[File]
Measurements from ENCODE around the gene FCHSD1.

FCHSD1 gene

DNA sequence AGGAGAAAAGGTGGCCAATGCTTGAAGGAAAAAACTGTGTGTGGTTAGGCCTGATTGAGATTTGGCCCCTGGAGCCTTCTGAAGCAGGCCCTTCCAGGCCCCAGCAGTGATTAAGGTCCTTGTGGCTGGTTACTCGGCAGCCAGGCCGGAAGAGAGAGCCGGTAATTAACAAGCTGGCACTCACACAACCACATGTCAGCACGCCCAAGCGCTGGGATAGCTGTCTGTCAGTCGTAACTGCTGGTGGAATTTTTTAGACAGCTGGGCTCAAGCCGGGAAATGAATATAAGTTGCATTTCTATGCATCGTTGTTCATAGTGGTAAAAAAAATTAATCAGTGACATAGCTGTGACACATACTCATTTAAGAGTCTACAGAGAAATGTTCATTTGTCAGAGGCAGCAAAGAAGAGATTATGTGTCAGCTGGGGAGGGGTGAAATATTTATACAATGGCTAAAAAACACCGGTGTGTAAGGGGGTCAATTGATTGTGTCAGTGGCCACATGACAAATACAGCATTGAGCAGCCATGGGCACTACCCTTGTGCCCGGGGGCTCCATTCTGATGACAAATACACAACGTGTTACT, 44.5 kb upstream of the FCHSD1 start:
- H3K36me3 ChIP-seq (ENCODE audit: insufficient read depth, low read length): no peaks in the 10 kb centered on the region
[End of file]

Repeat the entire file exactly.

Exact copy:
Measurements from ENCODE around the gene FCHSD1.

FCHSD1 gene

DNA sequence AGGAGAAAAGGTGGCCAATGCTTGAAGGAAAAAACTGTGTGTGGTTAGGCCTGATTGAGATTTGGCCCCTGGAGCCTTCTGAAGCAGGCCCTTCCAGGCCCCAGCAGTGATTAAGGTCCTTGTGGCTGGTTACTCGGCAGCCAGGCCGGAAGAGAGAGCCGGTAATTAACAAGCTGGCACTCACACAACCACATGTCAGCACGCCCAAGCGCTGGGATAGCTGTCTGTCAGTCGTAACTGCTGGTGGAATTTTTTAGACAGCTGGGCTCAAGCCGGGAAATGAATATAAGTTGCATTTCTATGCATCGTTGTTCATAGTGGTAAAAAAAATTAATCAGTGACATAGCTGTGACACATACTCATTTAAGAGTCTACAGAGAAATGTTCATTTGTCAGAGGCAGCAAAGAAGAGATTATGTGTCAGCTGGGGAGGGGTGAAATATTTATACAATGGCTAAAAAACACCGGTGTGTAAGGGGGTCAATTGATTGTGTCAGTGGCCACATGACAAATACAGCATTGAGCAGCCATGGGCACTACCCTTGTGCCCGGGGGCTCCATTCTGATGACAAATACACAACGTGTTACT, 44.5 kb upstream of the FCHSD1 start:
- H3K36me3 ChIP-seq (ENCODE audit: insufficient read depth, low read length): no peaks in the 10 kb centered on the region